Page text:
When St. Luke wrote his Gospel, the recipient he had in mind was Theophilus. It’s an odd name—odd, in that it’s very rare name, not often, if ever, found in any historical records—outside of Luke’s writings, there is hardly anyone named Theophilus, especially anyone not connected to the Church. The name means “friend of God” or “one who loves God,” and for that reason, some surmise that Luke’s recipient is not a specific person, the epithet “most excellent” aside (as perhaps referring to a government official), but any person who is a friend of God or who loves God; as they might explain it, Luke’s Gospel and Acts are written for the believer—he wrote them for you, dear hearer.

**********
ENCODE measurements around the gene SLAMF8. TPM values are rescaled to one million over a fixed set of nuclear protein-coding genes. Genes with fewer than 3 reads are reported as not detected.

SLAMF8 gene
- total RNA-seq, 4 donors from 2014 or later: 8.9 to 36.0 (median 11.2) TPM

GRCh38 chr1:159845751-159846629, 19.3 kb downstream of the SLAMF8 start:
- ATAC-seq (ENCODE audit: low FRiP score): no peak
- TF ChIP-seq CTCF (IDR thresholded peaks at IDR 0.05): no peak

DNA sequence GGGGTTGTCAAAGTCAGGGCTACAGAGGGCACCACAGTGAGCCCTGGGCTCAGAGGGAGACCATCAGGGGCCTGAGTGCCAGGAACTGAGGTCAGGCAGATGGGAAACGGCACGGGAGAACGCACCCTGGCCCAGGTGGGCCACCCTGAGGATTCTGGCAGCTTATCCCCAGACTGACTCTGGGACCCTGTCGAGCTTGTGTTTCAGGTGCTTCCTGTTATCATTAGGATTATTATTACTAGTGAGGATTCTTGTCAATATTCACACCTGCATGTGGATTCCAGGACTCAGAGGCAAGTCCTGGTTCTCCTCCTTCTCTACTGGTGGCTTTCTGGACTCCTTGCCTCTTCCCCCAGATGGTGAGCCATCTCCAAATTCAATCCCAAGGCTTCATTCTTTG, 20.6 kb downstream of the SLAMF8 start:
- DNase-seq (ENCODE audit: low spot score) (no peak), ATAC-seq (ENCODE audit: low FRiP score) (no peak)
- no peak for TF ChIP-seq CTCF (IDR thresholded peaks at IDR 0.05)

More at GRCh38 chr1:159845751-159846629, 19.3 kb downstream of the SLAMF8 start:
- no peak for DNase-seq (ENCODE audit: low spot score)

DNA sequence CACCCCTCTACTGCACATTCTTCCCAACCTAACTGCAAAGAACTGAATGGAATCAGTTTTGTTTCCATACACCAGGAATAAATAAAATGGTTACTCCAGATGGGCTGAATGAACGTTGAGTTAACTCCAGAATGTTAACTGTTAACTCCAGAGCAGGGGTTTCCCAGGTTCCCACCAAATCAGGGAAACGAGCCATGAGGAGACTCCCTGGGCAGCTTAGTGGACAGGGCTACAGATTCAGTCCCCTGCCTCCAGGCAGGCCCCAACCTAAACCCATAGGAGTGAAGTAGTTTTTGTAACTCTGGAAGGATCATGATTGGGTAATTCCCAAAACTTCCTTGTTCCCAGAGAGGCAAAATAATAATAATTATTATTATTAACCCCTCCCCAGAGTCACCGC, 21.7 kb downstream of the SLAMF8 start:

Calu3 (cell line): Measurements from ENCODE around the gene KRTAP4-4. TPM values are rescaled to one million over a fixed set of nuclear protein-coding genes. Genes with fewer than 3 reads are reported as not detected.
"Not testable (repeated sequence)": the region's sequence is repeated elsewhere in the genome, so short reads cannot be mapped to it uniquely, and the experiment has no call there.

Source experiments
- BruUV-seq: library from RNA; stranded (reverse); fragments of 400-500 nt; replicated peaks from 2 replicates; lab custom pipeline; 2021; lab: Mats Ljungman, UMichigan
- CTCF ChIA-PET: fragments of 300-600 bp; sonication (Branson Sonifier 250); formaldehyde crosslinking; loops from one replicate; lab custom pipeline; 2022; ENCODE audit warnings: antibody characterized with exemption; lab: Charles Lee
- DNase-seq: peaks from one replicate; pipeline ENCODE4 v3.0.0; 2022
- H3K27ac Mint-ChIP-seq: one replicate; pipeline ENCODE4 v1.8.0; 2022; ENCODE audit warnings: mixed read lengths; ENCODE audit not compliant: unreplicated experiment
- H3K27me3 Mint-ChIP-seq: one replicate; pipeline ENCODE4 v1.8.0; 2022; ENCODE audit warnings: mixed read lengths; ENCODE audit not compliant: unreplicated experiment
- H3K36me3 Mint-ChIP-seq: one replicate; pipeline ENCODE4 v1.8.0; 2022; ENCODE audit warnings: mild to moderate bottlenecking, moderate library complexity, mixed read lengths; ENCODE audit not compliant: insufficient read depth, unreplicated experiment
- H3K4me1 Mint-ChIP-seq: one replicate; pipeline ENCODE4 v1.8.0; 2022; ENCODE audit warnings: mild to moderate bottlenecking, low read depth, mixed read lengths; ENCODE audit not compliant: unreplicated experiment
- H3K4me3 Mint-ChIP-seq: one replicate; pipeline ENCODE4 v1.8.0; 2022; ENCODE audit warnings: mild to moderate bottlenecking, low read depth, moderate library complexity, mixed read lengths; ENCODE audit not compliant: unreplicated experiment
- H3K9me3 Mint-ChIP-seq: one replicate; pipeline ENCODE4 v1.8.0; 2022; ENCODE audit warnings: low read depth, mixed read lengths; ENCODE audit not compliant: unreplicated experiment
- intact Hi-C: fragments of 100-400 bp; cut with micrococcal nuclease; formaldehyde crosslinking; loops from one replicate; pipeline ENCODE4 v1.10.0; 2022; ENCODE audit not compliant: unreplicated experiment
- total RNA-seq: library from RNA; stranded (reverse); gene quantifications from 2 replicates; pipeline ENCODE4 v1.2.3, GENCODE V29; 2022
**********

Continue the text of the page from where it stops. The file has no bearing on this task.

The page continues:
To what end did Luke write to Theophilus? “[T]hat you may know the certainty of those things in which you were [catechized].” (Luke 1:4) Theophilus was someone who had been catechized—prepared for Holy Baptism in the ways of the ancient church—and Luke was writing to the catechized friend of God so that he would know for certain the reliability of the words by which he had been catechized. It’s a stated purpose in several places in the Scriptures that the Word of God is given in order that faith would be created in an individual. (cf. John 20:31) And in fact, God’s desire is that all men should be saved and come to a knowledge of the truth. (cf. 1 Timothy 2:4) In essence, these are all the same thing: God wants all men saved, to that end, He sent His Son and gave His Word in order to redeem mankind and give them faith.